Gingrich listed $322,222 cash on hand.

Read more here.

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The main reason for those fundraising appeals from the Hillary Clinton for President campaign three years after the former First Lady and New York senator lost the Democratic nomination to Barack Obama? To pay back millionaire political consultant Mark Penn.

According to a campaign finance report filed Friday, Clinton's 2008 presidential campaign still owes Penn, her chief 2008 campaign strategist, $289,010. The campaign had paid off $40,000 of that debt since the previous filing.

Clinton's campaign -- which ended more than three years ago -- raised $172,944 in the period from April to June and spent $118,784.

-- Paul Blumenthal

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Christie Vilsack, the wife of former Iowa governor and current Secretary of Agriculture Tom Vilsack, raised $424,339 in her bid for the redrawn 4th congressional district in Iowa, according to a report filed with the Federal Election Commission on Friday. She is likely to face incumbent Republican Rep. Steve King in the election.

The majority of Vilsack's money came from out of state: She raised $154,775 from Iowans and $197,135 from residents of other states, according to a HuffPost analysis. The biggest contributing states after Iowa were Illinois, California, the District of Columbia and New York.

King has not yet reported his second quarter fundraising numbers, however, his first quarter numbers were fairly weak. He reported raising $41,359 from January through March and ended the period with just $142,610 cash on hand.

But those numbers don't reflect King's endorsement from the conservative Club for Growth, which came in May. The Club for Growth can direct hundreds of thousands, or even millions, of dollars in donations to a candidate receiving its endorsement. The group also runs independent expenditures for candidates it supports, providing King with a potential boost against what looks to be a very well-financed opponent in Vilsack.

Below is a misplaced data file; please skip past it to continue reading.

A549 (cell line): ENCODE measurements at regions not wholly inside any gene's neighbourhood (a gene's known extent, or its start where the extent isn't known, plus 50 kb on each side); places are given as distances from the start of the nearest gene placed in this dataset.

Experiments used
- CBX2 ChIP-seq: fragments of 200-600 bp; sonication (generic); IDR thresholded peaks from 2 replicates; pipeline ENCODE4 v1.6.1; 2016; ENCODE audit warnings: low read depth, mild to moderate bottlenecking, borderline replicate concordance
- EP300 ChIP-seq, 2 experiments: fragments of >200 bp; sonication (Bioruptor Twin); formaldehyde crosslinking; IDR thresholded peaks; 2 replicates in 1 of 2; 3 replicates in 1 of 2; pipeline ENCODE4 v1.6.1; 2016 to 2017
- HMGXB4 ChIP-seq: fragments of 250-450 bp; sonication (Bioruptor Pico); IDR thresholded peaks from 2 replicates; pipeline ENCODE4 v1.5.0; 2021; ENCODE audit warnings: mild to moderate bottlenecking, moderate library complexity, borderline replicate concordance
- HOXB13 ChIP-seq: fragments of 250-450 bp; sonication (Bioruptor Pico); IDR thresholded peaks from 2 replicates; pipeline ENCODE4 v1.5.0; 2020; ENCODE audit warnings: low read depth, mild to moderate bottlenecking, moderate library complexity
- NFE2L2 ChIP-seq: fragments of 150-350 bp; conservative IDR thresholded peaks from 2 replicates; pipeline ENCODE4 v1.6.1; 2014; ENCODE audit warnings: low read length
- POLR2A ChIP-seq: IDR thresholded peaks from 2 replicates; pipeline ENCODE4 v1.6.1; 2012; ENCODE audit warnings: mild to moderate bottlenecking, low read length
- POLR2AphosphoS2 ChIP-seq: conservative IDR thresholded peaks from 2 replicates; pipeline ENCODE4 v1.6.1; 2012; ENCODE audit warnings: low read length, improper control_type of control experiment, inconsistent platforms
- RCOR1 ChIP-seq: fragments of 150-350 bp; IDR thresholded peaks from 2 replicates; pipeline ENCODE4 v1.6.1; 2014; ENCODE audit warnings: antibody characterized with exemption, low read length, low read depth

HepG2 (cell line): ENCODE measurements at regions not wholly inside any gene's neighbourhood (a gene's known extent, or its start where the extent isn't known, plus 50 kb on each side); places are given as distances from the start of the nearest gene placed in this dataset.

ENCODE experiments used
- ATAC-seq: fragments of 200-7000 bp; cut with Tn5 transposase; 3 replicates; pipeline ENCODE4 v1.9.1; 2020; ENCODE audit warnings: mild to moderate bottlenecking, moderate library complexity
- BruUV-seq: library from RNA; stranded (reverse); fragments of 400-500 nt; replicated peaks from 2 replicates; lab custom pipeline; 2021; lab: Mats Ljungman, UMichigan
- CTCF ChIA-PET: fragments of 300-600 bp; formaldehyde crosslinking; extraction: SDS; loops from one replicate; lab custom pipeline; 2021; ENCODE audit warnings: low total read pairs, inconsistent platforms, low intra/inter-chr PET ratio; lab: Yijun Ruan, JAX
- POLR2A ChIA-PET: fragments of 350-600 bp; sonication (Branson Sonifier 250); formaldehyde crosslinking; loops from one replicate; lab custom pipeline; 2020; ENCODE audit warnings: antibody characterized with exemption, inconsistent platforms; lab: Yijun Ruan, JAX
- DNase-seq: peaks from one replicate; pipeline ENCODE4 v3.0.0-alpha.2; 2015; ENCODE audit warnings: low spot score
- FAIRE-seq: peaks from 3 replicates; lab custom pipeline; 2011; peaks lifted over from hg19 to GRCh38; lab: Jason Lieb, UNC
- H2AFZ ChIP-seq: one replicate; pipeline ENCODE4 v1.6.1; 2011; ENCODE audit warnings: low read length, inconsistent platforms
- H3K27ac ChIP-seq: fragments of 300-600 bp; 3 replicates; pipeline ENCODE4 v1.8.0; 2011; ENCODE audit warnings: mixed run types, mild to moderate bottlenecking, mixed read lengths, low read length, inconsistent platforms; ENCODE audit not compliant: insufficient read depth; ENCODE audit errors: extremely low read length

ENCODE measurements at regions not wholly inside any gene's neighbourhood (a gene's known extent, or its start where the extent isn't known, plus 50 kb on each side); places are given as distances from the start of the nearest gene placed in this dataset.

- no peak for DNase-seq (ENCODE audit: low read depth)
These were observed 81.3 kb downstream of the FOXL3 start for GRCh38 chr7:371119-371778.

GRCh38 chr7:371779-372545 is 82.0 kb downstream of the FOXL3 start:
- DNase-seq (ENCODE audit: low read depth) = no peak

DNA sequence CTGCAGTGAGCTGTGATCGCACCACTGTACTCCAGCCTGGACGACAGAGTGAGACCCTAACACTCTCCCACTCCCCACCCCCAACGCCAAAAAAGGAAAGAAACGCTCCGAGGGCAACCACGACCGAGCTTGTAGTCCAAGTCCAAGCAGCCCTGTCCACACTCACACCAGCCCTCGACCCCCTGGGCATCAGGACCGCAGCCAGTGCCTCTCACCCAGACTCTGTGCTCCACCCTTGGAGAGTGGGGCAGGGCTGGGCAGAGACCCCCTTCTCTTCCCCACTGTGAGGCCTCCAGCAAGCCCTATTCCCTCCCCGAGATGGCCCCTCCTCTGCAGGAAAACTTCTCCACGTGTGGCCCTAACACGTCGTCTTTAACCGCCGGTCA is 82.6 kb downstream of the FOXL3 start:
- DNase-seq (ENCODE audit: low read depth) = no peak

-- Paul Blumenthal

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The Boehner for Speaker FOJB-TFP Committee raised over $1 million in the second quarter of 2011, according to a report filed with the Federal Election Commission on Friday, with much of that money coming from individuals working for financial firms in New York.

The report shows the majority of the money raised by the joint fundraising committee came from residents of New York, with donations totaling $615,700 from individuals in the state. The other top donating states were Connecticut ($107,500) and New Jersey ($103,250), both adjacent to the financial hub of New York City.

Employees of two financial firms, Elliot Management and Paulson & Co., made up nearly one quarter of the contributions to the committee. Elliot employees donated $131,000 and Paulson employees gave $124,050, according to a HuffPost analysis. Elliott Management was founded by Paul Singer, a major Republican donor who has also led efforts in New York City to pass a same-sex marriage law. Paulson & Co. was founded by John Paulson, a prominent hedge fund manager.

The Boehner for Speaker FOJB-TFP Committee is a joint fundraising vehicle delivering contributions to the Ohio Republican's campaign committee, his leadership PAC and the National Republican Congressional Committee. This type of joint fundraising committee allows donors to give a maximum of $35,800 to be divided among the three committees.

Correction: An earlier version of this post incorrectly identified the founder of Paulson & Co. It was founded by John Paulson and not former U.S. Treasury Secretary and Goldman Sachs CEO and Henry Paulson.

-- Paul Blumenthal

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Former Pennsylvania Senator Rick Santorum reported raising only $582,347 in his long shot bid for the Republican nomination for the presidency, according to a report filed with the Federal Election Commission (FEC) on Friday. The campaign reported spending $353,232 and ended the quarter with $229,114 cash on hand.

These numbers are closer to the amounts Santorum raised for his Senate bids than to the amounts raised by serious presidential candidates.

According to a HuffPost analysis, Santorum spent $111,158 on a variety of consultants and consulting services. Another major focus of his spending was on fundraising with $71,901 in expenses. He also spent $24,519 on travel and $21,357 on direct mail.

Pennsylvania was the biggest contributing state with residents donating $161,410 to Santorum's bid.

-- Paul Blumenthal